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Angioplasty is used to treat narrowing (stenoses) of the arteries related to atherosclerosis. Through the groin, a small tube (catheter) is inserted into the artery. Contrast dye is injected under continuous x-ray (fluoroscopy) to outline the areas of stenosis. A wire and balloon catheter are negotiated past the region of blockage and used to dilate the artery from the inside, literally “cracking” the plaque and expanding the vessel to increase the channel blood takes through the artery. In some cases, we use special “cutting balloons” to score the plaque; other times we use freezing balloons (cryoplasty) to treat the plaque or we deploy a metal tube (stent or stent graft) to help keep the artery open. The technique used depends on the condition of the plaque.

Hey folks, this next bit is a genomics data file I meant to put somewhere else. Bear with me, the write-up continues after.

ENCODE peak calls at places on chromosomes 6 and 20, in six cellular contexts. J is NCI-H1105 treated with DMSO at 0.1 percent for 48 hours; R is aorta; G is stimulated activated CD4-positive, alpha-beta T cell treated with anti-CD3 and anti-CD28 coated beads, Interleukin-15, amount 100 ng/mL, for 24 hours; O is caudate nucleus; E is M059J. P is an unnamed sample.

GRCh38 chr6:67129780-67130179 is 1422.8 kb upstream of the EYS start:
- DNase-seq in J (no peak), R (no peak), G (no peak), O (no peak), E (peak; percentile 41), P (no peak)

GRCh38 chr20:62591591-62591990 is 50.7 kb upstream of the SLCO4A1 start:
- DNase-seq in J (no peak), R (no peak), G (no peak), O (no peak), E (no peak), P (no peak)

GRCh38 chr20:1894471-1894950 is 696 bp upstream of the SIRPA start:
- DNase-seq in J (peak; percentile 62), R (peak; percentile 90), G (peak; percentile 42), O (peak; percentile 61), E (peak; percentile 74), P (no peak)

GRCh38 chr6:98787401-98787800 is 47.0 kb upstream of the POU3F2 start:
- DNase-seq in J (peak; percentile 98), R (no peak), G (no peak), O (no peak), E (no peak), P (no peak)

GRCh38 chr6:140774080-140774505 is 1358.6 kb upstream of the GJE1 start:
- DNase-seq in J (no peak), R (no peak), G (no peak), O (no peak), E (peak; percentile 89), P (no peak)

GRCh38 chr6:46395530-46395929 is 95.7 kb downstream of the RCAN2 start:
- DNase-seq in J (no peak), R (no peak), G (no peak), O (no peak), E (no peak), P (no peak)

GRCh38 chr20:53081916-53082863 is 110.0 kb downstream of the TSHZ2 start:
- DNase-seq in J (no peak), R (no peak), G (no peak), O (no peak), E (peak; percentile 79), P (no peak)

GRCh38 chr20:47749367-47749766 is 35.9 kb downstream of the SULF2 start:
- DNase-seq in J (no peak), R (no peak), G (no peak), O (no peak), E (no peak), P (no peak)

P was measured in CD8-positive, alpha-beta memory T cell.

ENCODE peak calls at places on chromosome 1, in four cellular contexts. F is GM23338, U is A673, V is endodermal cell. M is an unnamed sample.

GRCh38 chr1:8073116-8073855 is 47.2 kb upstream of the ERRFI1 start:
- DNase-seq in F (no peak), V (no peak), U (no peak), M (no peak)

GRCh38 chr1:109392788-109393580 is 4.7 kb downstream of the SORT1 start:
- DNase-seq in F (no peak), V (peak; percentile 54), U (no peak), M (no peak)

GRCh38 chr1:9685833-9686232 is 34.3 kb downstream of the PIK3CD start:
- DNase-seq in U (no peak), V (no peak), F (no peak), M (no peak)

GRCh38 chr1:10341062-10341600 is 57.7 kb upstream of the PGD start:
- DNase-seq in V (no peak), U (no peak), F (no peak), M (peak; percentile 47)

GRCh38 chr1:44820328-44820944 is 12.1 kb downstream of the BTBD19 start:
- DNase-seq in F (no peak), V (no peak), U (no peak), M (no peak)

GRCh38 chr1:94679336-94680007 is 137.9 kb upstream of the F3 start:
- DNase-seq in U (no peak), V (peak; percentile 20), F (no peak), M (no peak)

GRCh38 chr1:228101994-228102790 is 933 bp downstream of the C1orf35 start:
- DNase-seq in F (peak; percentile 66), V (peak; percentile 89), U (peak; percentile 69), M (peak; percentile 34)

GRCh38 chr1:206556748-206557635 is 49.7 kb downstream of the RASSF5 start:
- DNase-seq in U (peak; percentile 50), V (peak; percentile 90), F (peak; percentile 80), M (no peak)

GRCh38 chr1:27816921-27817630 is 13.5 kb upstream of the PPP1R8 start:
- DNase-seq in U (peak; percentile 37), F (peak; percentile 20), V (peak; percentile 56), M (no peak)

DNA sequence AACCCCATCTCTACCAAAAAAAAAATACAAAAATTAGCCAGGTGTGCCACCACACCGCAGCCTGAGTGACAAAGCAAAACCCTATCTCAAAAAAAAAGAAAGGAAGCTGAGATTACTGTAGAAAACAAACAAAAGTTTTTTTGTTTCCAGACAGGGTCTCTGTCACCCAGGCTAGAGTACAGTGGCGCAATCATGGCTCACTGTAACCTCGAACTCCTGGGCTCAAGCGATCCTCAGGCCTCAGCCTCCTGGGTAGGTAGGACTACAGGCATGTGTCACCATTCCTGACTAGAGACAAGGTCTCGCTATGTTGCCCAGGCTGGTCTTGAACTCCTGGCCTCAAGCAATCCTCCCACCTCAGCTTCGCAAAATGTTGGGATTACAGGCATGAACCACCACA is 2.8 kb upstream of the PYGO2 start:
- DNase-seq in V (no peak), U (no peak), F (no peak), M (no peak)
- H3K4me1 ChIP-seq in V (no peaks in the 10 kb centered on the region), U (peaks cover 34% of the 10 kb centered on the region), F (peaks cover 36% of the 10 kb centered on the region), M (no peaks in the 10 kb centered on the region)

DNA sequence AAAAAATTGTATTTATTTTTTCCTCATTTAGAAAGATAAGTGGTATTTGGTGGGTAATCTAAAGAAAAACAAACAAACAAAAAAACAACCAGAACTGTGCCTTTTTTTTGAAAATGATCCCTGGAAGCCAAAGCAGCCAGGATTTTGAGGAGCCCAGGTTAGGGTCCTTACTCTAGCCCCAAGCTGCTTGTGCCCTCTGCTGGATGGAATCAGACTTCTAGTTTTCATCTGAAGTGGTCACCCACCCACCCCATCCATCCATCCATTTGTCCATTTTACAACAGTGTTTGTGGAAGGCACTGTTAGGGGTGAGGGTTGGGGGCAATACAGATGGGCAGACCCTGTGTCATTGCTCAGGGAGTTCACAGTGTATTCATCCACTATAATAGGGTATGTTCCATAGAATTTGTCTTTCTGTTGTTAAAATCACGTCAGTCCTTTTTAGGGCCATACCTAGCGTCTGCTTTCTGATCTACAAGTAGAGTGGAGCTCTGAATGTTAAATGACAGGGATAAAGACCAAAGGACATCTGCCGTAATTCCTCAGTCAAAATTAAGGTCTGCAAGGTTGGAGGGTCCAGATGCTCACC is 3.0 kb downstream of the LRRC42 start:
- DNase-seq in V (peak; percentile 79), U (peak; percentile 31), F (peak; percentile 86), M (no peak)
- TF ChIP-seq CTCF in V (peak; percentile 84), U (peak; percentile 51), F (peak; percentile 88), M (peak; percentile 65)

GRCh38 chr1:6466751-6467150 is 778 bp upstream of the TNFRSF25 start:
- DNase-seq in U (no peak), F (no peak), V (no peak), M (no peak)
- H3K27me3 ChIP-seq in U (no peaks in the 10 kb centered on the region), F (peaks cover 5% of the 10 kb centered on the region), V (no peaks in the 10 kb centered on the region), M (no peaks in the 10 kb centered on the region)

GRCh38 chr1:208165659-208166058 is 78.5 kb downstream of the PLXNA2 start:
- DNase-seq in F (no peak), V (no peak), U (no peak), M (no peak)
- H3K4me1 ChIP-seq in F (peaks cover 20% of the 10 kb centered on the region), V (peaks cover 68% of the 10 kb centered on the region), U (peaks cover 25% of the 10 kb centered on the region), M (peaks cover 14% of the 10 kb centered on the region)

Angioplasty can be performed under a local anesthetic with sedation, either in the operating room or fluoroscopy suite. Generally, patients can be discharged the same day, after a period of bed rest to heal the puncture site. If we are successful at angioplasty, most people are advised to take a blood thinner for a period of time afterwards. This helps to keep the newly treated artery open.

Often, if the artery is completely blocked, we do not know ahead of time whether we will be successful with an angioplasty. Sometimes, we cannot re-open the artery, and we must consider other methods (like bypass). The advantage to angioplasty is that it is minimally invasive and healing time after the procedure is generally very brief. The disadvantage is that angioplasty may not last as long as bypass surgery. Re-narrowing of the artery (restenosis) is not uncommon over time. Maintaining good control of risk factors (watching blood pressure and cholesterol, managing diabetes, not smoking) maximizes the chances of long-term success after angioplasty.

After angioplasty, patients are encouraged to be active, but to avoid heavy lifting or straining for a week. Risks of angioplasty include puncture site complications, bleeding or bruising, downstream embolization.